How to Make Your Own Guitar Headphone Amplifier With Overdrive

Written by simon foden Google
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How to Make Your Own Guitar Headphone Amplifier With Overdrive
Vacuum tubes add natural overdrive when warm. (old vacuum tubes image by Dmitry Rukhlenko from Fotolia.com)

Headphone guitar amplifiers are ideal for practice. But even when you're practicing you still want overdrive to add crunch to your tone. Building your own headphone guitar amplifier is a smart approach to achieving a custom tone. Using a tube amplifier headphone kit enables you to keep the sound low, without compromising your tone. Your headphone amplifier has two integral components: the preamp and the power amp. The preamp processes the signal, the power amp adds voltage and the headphones project it to the listener.

Skill level:
Moderate

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Things you need

  • Tube amp kit
  • Headphones
  • Soldering iron
  • Voltmeter

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Instructions

  1. 1

    Acquire your parts. The simplest way to get all of your parts is to purchase a self-assembly headphone amplifier kit. This approach means that all of the parts are compatible and made to measure. Amplifier kits, such as the tube-powered Mosfet headphone amp kit from DIY Audio Projects, typically come with assembly instructions and a wiring schematic. Because it is tube powered, this amplifier will naturally produce a warm overdrive sound.

  2. 2

    Read the schematic. The schematic denotes the values of each internal component. It also illustrates exactly the layout of the circuit and how each part is connected.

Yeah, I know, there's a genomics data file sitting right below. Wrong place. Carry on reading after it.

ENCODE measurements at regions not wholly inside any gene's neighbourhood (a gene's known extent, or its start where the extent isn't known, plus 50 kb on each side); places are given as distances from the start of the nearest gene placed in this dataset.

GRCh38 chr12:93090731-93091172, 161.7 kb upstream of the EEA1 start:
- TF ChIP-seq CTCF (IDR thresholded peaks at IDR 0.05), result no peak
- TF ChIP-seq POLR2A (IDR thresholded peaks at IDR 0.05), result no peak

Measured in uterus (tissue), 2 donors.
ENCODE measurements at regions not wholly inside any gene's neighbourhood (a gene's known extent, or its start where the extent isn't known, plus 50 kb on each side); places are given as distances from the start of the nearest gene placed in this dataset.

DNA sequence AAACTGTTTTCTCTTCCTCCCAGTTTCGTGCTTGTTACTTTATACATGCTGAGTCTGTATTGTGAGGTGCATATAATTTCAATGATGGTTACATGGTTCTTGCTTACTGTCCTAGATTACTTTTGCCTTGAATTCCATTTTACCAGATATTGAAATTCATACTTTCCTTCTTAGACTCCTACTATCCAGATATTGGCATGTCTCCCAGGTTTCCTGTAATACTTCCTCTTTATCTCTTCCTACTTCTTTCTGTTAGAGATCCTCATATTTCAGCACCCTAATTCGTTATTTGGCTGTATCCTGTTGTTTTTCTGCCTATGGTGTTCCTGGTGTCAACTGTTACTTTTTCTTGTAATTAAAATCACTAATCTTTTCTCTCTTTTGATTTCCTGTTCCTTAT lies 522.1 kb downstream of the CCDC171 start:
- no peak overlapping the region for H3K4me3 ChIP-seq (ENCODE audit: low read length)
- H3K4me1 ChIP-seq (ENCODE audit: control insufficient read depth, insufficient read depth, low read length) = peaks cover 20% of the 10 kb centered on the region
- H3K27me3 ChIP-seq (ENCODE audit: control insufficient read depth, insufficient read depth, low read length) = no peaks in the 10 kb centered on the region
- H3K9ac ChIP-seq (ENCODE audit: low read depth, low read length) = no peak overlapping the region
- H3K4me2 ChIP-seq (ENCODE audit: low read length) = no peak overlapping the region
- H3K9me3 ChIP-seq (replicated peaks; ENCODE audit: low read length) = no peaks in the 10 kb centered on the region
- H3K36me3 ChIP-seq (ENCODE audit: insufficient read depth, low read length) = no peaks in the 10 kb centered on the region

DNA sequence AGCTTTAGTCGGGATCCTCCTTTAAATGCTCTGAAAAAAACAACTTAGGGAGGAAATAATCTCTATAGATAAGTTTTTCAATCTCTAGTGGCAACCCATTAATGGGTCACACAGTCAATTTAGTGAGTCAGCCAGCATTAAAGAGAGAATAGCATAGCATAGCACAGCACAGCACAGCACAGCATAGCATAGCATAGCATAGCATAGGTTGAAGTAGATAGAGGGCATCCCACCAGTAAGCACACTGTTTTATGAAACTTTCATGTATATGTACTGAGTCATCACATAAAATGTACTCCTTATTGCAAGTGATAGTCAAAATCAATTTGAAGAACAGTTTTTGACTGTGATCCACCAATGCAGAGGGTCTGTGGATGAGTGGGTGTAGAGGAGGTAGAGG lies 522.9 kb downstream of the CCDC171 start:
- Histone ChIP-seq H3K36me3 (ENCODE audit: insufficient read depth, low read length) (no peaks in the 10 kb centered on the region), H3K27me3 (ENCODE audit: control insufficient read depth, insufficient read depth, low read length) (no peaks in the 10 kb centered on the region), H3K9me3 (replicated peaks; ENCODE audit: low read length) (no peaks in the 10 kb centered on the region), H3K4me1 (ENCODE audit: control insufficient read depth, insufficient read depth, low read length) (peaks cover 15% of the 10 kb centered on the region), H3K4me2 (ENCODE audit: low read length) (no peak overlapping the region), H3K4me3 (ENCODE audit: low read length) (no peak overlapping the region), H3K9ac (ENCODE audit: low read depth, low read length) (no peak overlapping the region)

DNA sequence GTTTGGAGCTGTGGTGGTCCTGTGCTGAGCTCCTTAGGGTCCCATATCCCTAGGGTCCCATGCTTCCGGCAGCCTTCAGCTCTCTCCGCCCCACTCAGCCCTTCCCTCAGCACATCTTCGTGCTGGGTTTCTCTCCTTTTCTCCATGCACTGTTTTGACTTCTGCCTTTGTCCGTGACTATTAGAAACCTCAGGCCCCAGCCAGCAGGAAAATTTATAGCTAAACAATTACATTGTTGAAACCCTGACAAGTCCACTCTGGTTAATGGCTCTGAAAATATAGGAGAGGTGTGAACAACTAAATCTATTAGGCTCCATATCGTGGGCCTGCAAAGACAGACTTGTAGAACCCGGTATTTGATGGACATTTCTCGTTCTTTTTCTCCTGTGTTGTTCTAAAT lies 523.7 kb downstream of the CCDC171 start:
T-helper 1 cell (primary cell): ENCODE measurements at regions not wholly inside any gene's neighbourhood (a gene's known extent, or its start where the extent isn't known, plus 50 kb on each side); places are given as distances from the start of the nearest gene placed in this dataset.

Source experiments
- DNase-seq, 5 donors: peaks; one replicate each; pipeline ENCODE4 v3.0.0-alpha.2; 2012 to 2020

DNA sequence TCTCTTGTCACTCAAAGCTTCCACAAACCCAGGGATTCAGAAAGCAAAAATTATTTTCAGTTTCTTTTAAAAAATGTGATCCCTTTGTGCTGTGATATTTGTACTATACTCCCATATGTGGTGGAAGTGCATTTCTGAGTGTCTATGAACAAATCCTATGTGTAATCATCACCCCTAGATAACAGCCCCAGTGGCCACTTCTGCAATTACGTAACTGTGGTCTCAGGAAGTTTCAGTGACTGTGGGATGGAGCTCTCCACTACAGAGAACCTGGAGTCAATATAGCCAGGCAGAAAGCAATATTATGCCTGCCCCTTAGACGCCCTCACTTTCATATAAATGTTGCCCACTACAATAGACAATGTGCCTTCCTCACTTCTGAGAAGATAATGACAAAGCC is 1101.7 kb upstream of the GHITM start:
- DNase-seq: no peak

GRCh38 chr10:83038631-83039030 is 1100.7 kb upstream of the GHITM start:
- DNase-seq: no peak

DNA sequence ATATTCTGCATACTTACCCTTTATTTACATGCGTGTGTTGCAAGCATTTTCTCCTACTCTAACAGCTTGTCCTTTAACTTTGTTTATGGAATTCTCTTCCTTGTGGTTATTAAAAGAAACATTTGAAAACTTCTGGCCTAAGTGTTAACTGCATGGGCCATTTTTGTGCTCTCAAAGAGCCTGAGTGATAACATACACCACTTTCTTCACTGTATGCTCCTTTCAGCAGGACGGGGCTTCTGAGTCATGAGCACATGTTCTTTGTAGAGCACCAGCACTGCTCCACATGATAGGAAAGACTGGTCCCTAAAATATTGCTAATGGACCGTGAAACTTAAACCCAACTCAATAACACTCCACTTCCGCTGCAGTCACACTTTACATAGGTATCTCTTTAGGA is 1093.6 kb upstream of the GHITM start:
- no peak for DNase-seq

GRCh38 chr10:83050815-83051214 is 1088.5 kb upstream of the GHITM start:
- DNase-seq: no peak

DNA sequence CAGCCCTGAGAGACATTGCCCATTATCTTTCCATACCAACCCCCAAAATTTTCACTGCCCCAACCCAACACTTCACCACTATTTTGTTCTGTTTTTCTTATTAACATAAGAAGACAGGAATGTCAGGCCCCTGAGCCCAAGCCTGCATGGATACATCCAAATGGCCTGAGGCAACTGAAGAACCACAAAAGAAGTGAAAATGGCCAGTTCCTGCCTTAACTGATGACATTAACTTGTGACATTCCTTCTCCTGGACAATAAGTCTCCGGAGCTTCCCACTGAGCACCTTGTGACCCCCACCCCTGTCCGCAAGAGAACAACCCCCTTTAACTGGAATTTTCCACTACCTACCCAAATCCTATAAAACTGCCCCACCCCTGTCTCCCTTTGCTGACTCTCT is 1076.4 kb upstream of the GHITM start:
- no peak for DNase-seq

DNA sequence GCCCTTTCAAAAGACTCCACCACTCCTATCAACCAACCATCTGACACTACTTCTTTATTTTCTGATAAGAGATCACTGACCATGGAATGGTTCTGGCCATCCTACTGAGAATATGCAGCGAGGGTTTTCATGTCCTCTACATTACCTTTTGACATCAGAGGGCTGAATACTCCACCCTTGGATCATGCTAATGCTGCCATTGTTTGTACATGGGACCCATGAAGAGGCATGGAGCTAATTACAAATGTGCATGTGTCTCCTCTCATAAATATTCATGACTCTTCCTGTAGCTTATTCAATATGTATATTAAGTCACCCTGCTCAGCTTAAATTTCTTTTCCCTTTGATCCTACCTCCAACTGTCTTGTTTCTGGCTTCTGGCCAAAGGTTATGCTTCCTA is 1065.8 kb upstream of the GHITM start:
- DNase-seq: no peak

3. 3

    Assemble the circuitry. The circuit is divided into two stages: input stage and power stage. Follow the schematic and fit the capacitors, resistors, diodes, voltage regulators and tube base on the board. Clip the component into the empty turret and push the connector through to the other side. Wire in the battery snap. The red wire is positive and the black wire is negative. Once fully populated, turn the board over and solder the connectors to the board base.

  4. 4

    Install the potentiometers. Every dial has a potentiometer. This component governs the flow of current in accordance with the position of the dial. For example, with a fully turned-up bass dial the potentiometer would allow full current to pass to the circuit board. These slot through the predrilled holes in the amplifier chassis. Wire each potentiometer to the correct eyelet on the circuit board.

  5. 5

    Solder the input jack to the printed circuit board.

    How to Make Your Own Guitar Headphone Amplifier With Overdrive
    The input jack is where you plug in your guitar cable. (guitar cable image by Darko Draskovic from Fotolia.com)
  6. 6

    Test the board. Connect your meter leads to the voltage regulator. Attach a 9-volt battery and record the reading. If the reading is 9 volts or very close to that, the regulator is working fine.

    How to Make Your Own Guitar Headphone Amplifier With Overdrive
    Set the voltmeter to "resistance." (Industrial scopemeter image by Volodymyr Khotenko from Fotolia.com)
  7. 7

    Solder the board to the base of the amp casing.

  8. 8

    Fit the dials. The volume, tone and gain dials slot onto the front of the potentiometer. The potentiometer pole must be slightly exposed at the front, through the predrilled holes.

  9. 9

    Wire in the headphones. Solder the headphone wire to the output terminal on the power section.

    How to Make Your Own Guitar Headphone Amplifier With Overdrive
    Headphones require less power than speakers. (headphones image by musk from Fotolia.com)
  10. 10

    Install the tube. Line up the tube pins with tube base, then push the tube down into the housing until you hear a click.

  11. 11

    Secure the amp case. Screw down the top of the casing, taking care to feed the headphone wire out through the correct hole.

Tips and warnings

  • Trim all of your wire to the shortest necessary length. This keeps the interior tidy.
  • Strip the ends of each wire to expose the metal. This makes for a better solder connection.
  • Wear latex gloves to handle glass vacuum tubes. This protects the surface from corrosive oils on your hands.

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